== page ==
Leaf pack modules and thoughts

So at this point, I have a bunch of potentially dangerous sardine cans that I’ve extracted from a Nissan leaf “battery”.

 

Sometimes all this disassembly reminds me how everything in the world can be considered objects and classes of objects.

  • Car
    • Battery enclosure
      • Battery group
        • Battery module
          • Parallel cell group
            • Pouch cell
              • Lithium plate stack
                • Lithium substrate sheets
                  • LiMn2O4 with LiNiO2 Cathode (+)
                  • Graphite (C) Anode (-)

This reminds me of something…

You will notice at the bottom of the groups is a class – the cathode and anode. That is the single thing – the coin with two faces – that makes up every lithium battery. The chemistry changes, but basically any classic battery you’ve ever seen is assembled this way. Once you’ve got that idea down, the rest is just optimizing electron flow through all your “two sides of the same coin”.

The battery arrangement I will be using is a series and parallel arrangement, since I want both an increase in voltage and ampacity.

 

Taking inventory

I took all the batteries out of their little groups that came from the leaf enclosure, and lined them up on my makeshift table. This is a little over 400 lbs of modules.

I had to purchase an additional single module from ebay, because I wanted to build a 48 volt nominal pack, which means a voltage range between 58.8 absolute maximum volts, and 42 absolute minimum volts. Divide that voltage by 7, and we get a range of 6.00 to 8.4 volts per module. Then, divide those in half to get the individual pouch voltage of 3 to 4.2 volts.

The actual chemistry itself defines the min and max voltage characteristics. This means you can theoretically store power until 4.2 volts, and deplete (use) power until 3.0 volts. However, that sort of action would damage the chemistry quickly. Instead, we will perhaps de-rate our maximums to 3.6 volts discharge, and 4.05 volts charged, per cell.

The formula used to factor the capacity is based on the max watt-hours of the module and it’s voltage range, and the proposed reduced voltage range for extended life.

Safe chemistry bounds vMax vMin vRange Potential Capacity Max Capacity @ 49 modules
Reduced lifetime 3.00 4.2 1.2 500 Wh 24.50 kWh
Extended lifetime 3.15 4.09 0.94 391.6 Wh 19.18 kWh
Mega Extended lifetime 3.3 4.05 0.75 312.5 Wh 15.31 kWh

Whats inside

In a little more detail, there are 4 foil lithium battery pouches, wired in series and parallel – the way to call this is 2P2S configuration.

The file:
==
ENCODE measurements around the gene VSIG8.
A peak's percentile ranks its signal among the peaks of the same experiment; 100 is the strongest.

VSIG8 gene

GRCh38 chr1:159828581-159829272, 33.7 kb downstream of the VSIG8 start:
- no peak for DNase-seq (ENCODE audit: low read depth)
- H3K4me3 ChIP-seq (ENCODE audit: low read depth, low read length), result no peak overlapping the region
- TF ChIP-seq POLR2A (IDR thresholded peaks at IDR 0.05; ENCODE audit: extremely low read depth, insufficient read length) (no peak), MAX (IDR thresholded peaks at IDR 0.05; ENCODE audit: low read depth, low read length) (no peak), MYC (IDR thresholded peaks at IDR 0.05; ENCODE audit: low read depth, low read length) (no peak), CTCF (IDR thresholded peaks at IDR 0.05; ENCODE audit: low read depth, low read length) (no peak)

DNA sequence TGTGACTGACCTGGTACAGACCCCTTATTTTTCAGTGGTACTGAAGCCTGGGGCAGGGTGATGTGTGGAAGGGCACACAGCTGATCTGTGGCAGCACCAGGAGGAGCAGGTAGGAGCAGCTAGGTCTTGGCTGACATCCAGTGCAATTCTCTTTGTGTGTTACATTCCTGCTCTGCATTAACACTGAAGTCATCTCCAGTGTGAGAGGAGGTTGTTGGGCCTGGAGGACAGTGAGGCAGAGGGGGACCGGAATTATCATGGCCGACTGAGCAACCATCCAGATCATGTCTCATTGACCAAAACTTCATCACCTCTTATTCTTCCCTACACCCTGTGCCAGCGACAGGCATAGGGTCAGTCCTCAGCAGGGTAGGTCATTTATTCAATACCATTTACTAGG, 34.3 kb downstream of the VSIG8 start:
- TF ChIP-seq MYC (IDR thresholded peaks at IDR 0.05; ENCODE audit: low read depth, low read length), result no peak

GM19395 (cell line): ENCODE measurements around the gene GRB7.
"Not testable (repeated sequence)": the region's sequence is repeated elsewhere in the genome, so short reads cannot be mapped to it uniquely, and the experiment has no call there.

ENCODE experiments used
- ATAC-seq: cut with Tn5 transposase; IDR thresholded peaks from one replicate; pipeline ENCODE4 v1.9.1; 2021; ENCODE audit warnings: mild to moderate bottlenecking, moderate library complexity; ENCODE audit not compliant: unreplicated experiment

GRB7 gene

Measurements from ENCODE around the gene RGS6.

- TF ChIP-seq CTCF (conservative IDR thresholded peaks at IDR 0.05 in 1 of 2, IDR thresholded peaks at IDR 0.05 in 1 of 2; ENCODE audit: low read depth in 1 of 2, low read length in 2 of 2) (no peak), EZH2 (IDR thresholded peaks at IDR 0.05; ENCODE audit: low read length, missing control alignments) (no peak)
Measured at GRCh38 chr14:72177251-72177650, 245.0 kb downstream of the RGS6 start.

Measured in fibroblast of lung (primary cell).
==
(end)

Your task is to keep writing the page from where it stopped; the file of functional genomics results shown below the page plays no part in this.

Check out the drawing; you can see I’ve noted a +4.2v and a -4.2v side of the battery – I don’t mention 8.4v anywhere. That’s because it’s simply two groups (the 2P part) connected in series (the 2S part).

The center reference balance is the terminal between the two batteries. This is no different than a flashlight stacking up D batteries in the handle. If you only measured between the individual D batteries in the flashlight, you’d only get 1.5 volts between them.

In this manner, it’s possible to “see into” each battery module more effectively, and help balance any differences between the packs that appear over time. If you measure from the center tap to either of the big terminals, you’ll get either a positive or negative voltage indicated on your measuring equipment.

That extra battery

So like I mentioned, an extra battery was acquired to build the correct battery pack topology. Since that extra battery came from a different system, it probably has experienced a slightly different life. You can see that it’s only a “little” different in voltage (7.82 vs 7.96), but when you consider the capacity of the module, it’s quite a bit of watts in difference.

Any batteries you introduce to the system should be all similar to each other. Later, when it’s all wired up, a BMS – Battery Management System can be used to actively balance the batteries as their slight physical differences are found.

 

 

 

It’s cousins were a little bit different voltage, and they were all exactly the same, to about 1/100th of a volt. The Nissan BMS is effective.

I used a small form factor lithium battery charger off amazon that has a very useful feature, the ability to set a max charge voltage per cell.

The charger is capable of balance charging – meaning, shunting extra power to and from the other cells in a parallel group, up to 6 members.

 

 

 

 

 

 

 

 

I set the charger to stop at 3.98 volts per cell, although it overshot by just a few millivolts. I’ll use a cheap car headlamp to draw the battery back down to 7.96 volts again. I’ll excuse the charger, it really had no idea there was a 55,000 mAh battery attached to it, so who knows what it’s little capacity algorithm was thinking.

 

 

 

 

 

 

 

 

Whats next

Now that some battery basics (specific to the Leaf modules, I suppose) are discussed, it’s now time to get to physically putting them together in a way that is secure. Some of the requirements are obvious, like 48 volts, but some are a little hard to think about – like how to reduce the likelihood of rapid automatic disassembly (an explosion)

I’ll talk about that in another post.

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